SEATTLE, Washington – AT Standard goods, you’ll find pop culture material and articles from the Pacific Northwest. Owner Jeff Gardner started the local business six years ago.
“I saw a need for that and I’m like ‘You know, let’s do it,’” Gardner said. “Nobody does like a young modern type of store, and a lot of people like to be outside and be around other people and come to brick and mortar stores, so that’s kind of why I have it. made.
Like many local businesses, Gardner has been hit hard during the pandemic. There was a time when he could only sell online.
“Running an online site is like running a whole other store,” Gardner said. “It’s expensive, it’s difficult, you have to hire other people to do it, shipping is expensive.”
He says he enjoys having a physical store and interacting with people, but when someone came to him with the opportunity to help online sales, he grabbed it.
This help was So ok, a browser extension that allows online shoppers to see local products available in their own community.
“I realized that they were competing for the same consumers in the same way as big companies like Amazon, Walmart,” said Jonathan Sandals, founder of Sook.
With a background in marketing, Sandals knew local stores couldn’t compete. So he created the Sook browser extension, which means “market” in Arabic. When someone searches for an item online, Sook shows them all the options miles from home. It’s as easy as downloading the extension on Chrome or Firefox browsers.
“What is a quick, easy, one-click way for people to buy a better product five miles from their neighbor’s house than to buy something 5,000 miles from a warehouse, ”Sandals said.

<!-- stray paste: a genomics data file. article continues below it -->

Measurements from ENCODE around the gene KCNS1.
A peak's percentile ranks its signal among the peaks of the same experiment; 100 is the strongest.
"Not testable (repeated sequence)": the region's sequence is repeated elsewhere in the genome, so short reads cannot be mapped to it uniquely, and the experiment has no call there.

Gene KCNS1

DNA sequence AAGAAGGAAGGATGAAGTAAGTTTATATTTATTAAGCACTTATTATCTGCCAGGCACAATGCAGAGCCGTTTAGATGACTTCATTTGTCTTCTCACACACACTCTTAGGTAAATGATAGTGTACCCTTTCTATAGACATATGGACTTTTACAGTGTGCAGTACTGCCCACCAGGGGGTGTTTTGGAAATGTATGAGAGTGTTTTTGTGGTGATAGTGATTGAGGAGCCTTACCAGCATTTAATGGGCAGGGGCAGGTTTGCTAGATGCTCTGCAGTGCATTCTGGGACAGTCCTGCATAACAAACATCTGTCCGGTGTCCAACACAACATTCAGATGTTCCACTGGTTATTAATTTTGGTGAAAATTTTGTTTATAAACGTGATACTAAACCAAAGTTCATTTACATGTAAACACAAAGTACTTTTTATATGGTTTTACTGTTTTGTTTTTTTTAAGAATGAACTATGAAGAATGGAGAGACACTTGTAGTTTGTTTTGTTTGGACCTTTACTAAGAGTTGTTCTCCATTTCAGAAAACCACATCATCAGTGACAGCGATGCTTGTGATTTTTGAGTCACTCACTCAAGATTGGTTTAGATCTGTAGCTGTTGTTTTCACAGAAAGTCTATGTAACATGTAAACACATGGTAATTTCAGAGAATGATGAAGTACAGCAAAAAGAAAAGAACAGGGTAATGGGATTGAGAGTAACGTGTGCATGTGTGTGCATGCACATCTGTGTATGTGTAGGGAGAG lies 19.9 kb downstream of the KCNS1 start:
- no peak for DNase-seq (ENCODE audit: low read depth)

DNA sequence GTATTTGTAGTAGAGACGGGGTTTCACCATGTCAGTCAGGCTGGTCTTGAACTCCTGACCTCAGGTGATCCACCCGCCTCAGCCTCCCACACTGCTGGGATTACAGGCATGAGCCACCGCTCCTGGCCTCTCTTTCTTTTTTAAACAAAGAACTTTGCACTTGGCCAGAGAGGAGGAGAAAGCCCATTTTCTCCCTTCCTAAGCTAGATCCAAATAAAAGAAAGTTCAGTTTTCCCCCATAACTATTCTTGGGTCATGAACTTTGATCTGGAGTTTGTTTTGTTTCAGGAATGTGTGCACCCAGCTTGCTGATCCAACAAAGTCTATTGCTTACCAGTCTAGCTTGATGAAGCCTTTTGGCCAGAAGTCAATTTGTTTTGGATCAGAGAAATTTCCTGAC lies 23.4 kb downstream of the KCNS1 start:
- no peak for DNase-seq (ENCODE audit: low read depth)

All he needs from the store is an address and a website so that he can add them to the database. At the moment, he is not making a dime on his creation and he does not intend to. He says he created it because local businesses are the reason he loves Seattle culture.
“They embody independent spirit, independent creations and, above all, community,” said Sandals. “These are not just distant, faceless societies with mass-produced products. They are unique creations created by your neighbor.
Gardner says Sandals is the only person who has come to ask him not to make a profit.
“I didn’t believe it at first because everyone is trying to make money,” Gardner said. “Everyone wants to build the next Uber and make billions of dollars, but he has kept his word.”
Sandals says Sook has been a passionate project and he says dozens of other people have reached out to help for free. Sook is now in major cities in every state and accessible to anyone within 100 miles of these locations.